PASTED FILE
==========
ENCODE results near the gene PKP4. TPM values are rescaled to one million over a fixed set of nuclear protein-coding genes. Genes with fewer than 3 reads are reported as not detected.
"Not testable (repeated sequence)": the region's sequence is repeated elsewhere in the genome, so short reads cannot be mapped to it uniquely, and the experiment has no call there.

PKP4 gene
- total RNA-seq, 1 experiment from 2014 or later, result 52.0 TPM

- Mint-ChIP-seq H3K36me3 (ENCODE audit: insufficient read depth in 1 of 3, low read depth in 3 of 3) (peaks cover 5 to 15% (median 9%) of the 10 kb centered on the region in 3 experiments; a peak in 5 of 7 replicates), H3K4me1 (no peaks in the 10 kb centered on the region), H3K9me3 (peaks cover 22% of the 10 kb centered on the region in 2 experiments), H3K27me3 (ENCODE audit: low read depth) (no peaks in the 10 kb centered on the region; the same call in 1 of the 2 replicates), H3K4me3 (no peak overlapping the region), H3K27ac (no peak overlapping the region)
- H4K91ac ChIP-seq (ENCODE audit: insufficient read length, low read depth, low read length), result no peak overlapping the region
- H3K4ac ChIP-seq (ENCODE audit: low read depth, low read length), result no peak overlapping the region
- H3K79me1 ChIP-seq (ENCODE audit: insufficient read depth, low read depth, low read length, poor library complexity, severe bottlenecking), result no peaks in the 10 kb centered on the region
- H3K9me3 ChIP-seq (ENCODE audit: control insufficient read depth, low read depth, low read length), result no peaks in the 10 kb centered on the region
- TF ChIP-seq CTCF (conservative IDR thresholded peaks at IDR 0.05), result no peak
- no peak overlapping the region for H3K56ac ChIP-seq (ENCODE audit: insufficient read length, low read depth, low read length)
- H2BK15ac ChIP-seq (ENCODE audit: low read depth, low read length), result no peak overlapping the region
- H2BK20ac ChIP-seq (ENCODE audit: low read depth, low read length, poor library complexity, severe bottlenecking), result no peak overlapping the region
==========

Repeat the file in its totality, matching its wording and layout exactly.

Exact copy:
ENCODE results near the gene PKP4. TPM values are rescaled to one million over a fixed set of nuclear protein-coding genes. Genes with fewer than 3 reads are reported as not detected.
"Not testable (repeated sequence)": the region's sequence is repeated elsewhere in the genome, so short reads cannot be mapped to it uniquely, and the experiment has no call there.

PKP4 gene
- total RNA-seq, 1 experiment from 2014 or later, result 52.0 TPM

- Mint-ChIP-seq H3K36me3 (ENCODE audit: insufficient read depth in 1 of 3, low read depth in 3 of 3) (peaks cover 5 to 15% (median 9%) of the 10 kb centered on the region in 3 experiments; a peak in 5 of 7 replicates), H3K4me1 (no peaks in the 10 kb centered on the region), H3K9me3 (peaks cover 22% of the 10 kb centered on the region in 2 experiments), H3K27me3 (ENCODE audit: low read depth) (no peaks in the 10 kb centered on the region; the same call in 1 of the 2 replicates), H3K4me3 (no peak overlapping the region), H3K27ac (no peak overlapping the region)
- H4K91ac ChIP-seq (ENCODE audit: insufficient read length, low read depth, low read length), result no peak overlapping the region
- H3K4ac ChIP-seq (ENCODE audit: low read depth, low read length), result no peak overlapping the region
- H3K79me1 ChIP-seq (ENCODE audit: insufficient read depth, low read depth, low read length, poor library complexity, severe bottlenecking), result no peaks in the 10 kb centered on the region
- H3K9me3 ChIP-seq (ENCODE audit: control insufficient read depth, low read depth, low read length), result no peaks in the 10 kb centered on the region
- TF ChIP-seq CTCF (conservative IDR thresholded peaks at IDR 0.05), result no peak
- no peak overlapping the region for H3K56ac ChIP-seq (ENCODE audit: insufficient read length, low read depth, low read length)
- H2BK15ac ChIP-seq (ENCODE audit: low read depth, low read length), result no peak overlapping the region
- H2BK20ac ChIP-seq (ENCODE audit: low read depth, low read length, poor library complexity, severe bottlenecking), result no peak overlapping the region